Anyone who loved Rubber Blanket and Paul Auster's City of Glass will want this book. Anyone who likes smart literature who wants a new challenge for themselves to mix words and pictures will learn to appreciate what comics can be.

This is just another step in the right direction for the medium as well as the man. I hope David Mazzucchelli continues to practice in the medium he makes us appreciate so much.

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on August 18, 2009
I'm definitely going against the grain here of the mostly 5-star reviews and "best graphic novel of the year" accolades being given this book. On the positive side the artwork is wonderful. Mazzucchelli uses a number of inventive layouts to try and break the mold of the tradition square panel format of comics. Sometimes it's successful, sometime it just comes across as in exercise in 'look what I can do'. I found it especially disappointing that the lettering felt very computer generated/typeset while the artwork was much more fluid. The story was a little too distant for me, too abstract or academic in its construction. I never felt attached to the main protagonist of the book so ultimately never cared what happened at the end. If I had to sum it up, this book, the art and the story, are almost too smart for their own good and the emotion got left behind in the inventive layouts. Still, I'm recommending it for comic fans because the attempt alone is worth the purchase.
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on July 12, 2009
I waited for this book in the same fashion that I waited for Thomas Pynchon's Against the Day, and Haruki Murakami's Kafka on the Shore, and as with both of those books, not only was I *not* disappointed, I was amazed that these men not only raised the bar, but cleared it, with room to spare.

In the case of Asterios Polyp, I am glad to say that the wait is over, and Mazzucchelli has delivered not just the masterpiece we all knew he had in him, but probably the graphic novel we will still be talking about ten years from now, in the same way we talk about Alan Moore and Dave Gibbons' Watchmen. Groundbreaking, emotional, inventive, sly, thought-provoking: Mazzucchelli has opened a door and shown us a room we never knew was in this house before. Bravo. I will have to buy a second copy soon as I have already loaned out the one I bought to my best friend.
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VINE VOICEon September 3, 2009
"Asterios Polyp" is a fascinating work of fiction. It demonstrates the depth and complexity that can be achieved within the graphic novel medium, accomplishing philosophically what "V for Vendetta" accomplished politically. It confirms that the graphic novel is capable of conveying ideas and emotions in ways that no other medium can. Despite this praise, however, the final outcome was not entirely satisfying despite being a very enjoyable experience - hence four instead of five stars.

The story begins on a stormy night with the titular character, Asterios Polyp, who though alive has stopped living. The narrative follows him as he copes with loss and struggles to move on while providing substantial background that informs who he has become. Interspersed throughout are philosophical ruminations on life, love, god, time, memory, architecture, etc.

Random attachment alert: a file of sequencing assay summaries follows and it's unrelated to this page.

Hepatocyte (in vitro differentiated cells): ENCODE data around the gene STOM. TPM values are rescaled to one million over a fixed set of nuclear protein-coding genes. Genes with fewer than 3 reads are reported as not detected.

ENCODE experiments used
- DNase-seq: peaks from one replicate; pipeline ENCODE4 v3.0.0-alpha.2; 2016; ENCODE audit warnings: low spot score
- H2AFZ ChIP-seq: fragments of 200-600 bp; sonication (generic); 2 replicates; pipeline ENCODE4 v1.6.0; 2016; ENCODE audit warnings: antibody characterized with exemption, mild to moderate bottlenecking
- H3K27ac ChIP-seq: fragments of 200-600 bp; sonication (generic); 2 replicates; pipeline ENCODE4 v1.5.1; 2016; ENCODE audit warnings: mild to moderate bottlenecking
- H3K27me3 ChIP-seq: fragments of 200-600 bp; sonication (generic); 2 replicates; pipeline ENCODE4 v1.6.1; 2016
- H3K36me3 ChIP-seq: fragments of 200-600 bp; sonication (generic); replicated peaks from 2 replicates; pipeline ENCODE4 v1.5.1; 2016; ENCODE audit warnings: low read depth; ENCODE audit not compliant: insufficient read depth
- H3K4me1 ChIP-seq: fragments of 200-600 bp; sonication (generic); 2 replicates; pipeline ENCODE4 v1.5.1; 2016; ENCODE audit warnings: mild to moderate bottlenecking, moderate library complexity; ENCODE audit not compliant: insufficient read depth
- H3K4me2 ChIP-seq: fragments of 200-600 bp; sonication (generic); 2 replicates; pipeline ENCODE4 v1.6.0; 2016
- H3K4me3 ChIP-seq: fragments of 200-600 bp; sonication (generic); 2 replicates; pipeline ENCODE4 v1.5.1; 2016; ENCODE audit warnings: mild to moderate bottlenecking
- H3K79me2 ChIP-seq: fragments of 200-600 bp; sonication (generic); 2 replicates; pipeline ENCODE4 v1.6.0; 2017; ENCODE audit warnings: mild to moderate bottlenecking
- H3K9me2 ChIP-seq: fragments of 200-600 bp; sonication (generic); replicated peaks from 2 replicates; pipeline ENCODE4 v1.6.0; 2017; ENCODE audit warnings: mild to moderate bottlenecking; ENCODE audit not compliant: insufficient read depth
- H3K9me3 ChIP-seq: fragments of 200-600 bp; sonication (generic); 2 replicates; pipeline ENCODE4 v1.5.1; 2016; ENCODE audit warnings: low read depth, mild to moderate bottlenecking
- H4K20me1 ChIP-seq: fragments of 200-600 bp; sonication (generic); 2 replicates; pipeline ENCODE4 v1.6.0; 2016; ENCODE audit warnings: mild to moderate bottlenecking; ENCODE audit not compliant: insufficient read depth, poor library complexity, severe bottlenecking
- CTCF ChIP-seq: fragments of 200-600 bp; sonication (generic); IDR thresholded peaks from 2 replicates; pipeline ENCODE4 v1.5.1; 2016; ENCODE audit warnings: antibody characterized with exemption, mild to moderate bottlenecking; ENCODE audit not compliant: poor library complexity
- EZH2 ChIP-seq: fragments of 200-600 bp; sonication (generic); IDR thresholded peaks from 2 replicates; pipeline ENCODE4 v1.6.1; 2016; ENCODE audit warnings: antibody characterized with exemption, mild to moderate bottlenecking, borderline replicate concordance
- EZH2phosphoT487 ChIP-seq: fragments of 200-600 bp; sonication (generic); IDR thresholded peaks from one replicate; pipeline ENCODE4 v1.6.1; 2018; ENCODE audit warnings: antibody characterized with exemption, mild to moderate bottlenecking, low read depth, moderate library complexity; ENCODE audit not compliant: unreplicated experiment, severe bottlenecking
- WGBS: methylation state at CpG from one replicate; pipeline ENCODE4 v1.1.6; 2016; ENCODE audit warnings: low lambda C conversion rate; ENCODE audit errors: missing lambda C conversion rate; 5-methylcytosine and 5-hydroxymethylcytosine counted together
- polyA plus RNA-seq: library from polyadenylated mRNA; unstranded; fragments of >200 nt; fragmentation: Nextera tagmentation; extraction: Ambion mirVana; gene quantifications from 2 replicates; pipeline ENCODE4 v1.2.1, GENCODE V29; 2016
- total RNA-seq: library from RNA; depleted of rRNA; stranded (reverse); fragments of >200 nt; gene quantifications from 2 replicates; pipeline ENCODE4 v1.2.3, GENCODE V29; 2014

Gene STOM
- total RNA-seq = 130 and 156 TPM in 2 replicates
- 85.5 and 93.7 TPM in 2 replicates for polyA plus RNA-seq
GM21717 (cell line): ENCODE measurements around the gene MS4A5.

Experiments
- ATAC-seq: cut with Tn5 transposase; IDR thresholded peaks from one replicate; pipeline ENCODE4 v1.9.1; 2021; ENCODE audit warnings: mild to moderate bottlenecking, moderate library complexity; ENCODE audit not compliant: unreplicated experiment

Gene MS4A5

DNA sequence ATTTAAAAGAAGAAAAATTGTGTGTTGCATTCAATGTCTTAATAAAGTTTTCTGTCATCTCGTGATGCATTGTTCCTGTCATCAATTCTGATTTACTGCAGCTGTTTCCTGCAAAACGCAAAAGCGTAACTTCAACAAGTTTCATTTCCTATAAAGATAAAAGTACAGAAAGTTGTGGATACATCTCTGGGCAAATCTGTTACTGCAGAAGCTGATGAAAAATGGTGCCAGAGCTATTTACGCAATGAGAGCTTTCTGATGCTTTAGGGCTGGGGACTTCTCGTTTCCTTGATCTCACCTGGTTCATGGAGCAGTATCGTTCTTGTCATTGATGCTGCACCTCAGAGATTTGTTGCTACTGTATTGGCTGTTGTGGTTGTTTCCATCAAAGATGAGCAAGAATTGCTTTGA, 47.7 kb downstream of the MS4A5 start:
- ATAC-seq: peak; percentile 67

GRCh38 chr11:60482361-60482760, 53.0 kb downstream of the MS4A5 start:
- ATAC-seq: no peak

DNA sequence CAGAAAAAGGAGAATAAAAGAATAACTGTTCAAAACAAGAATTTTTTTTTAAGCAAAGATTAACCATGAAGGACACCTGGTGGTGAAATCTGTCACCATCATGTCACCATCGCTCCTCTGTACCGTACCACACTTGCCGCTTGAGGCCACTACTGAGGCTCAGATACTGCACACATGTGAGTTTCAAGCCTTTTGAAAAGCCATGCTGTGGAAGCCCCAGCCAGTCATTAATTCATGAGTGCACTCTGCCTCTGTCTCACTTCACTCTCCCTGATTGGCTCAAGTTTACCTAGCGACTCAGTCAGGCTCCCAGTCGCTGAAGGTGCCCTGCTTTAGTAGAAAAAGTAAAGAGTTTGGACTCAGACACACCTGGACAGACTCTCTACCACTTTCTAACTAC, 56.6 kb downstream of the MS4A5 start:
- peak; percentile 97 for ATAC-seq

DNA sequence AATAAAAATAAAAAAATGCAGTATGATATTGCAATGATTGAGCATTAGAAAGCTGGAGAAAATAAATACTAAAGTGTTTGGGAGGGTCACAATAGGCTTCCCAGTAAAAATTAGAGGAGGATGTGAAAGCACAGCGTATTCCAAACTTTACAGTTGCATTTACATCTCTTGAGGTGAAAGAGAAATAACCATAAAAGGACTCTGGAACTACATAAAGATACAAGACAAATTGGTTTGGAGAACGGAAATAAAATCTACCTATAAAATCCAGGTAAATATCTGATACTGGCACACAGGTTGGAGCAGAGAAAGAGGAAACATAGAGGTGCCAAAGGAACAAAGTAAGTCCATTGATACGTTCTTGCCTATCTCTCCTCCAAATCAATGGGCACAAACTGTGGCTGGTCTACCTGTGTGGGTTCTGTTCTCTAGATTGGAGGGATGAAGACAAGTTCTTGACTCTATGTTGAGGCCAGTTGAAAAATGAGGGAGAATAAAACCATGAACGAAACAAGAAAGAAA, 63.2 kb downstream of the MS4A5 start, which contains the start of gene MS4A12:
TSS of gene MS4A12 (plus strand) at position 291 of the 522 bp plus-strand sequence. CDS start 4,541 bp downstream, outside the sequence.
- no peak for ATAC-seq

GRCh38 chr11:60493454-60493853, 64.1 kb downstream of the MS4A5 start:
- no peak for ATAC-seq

The visual style is simple but captivating. The color palette and drawing style inform the narrative as fully as the text. For example, the emotional differences between Asterios and his wife, Hana, are strikingly represented by the use of reds and blues and mechanical embellishments to figures (occasionally the styles switch or overlap pointedly). Another vivid visual is the introductory sketch of Hana. She stands with hands clasped behind her back, head bowed, and eyes lowered or closed. A spotlight shines beside her illuminating empty space. We learn she has been overlooked throughout life. The picture is worth a thousand words. The same visualization is leveraged later when Asterios compliments her sculptures. A spotlight shines on her as she thanks him, clearly relishing the adoration. But the spotlight slowly pans away from her as Asterios rambles on about his interpretations of her art. As he drones on, smitten with his own cleverness while ignoring her attempts to clarify her own intent, the spotlight focuses on him. Hana is left in the dark once again. Brilliant! As a final example, there is the lengthy adaptation of the classical myth of Orpheus and Eurydice. Asterios is our hero who goes to the underworld to reclaim Hana. Instead of a lyre, he carries his drafting tool. Several of the events that occurred during and in the aftermath of the storm in the beginning of the book are delightfully echoed here. Lacking any text, it is a visual marvel.

The breadth of the work is staggering. Author David Mazzucchelli speaks insightfully on a diverse range of topics including science, art, design, classical mythology and philosophy and more. This is not a casual read.

Having stated the work was not completely satisfying, here are my reasons. First, though a work of this complexity would probably yield a rich harvest on repeated readings, I do feel some things were unclear and even confusing. Second, a few of the characters did not seem to fit naturally into the story. Perhaps none of them seemed complete or whole. Finally, the ending left me cold.

That said, I was truly impressed with the work. Not since Neil Gaiman's "Sandman" has so much been packed into a graphic novel. And though this may be blasphemy to some, I rate "Asterios Polyp" a much better work.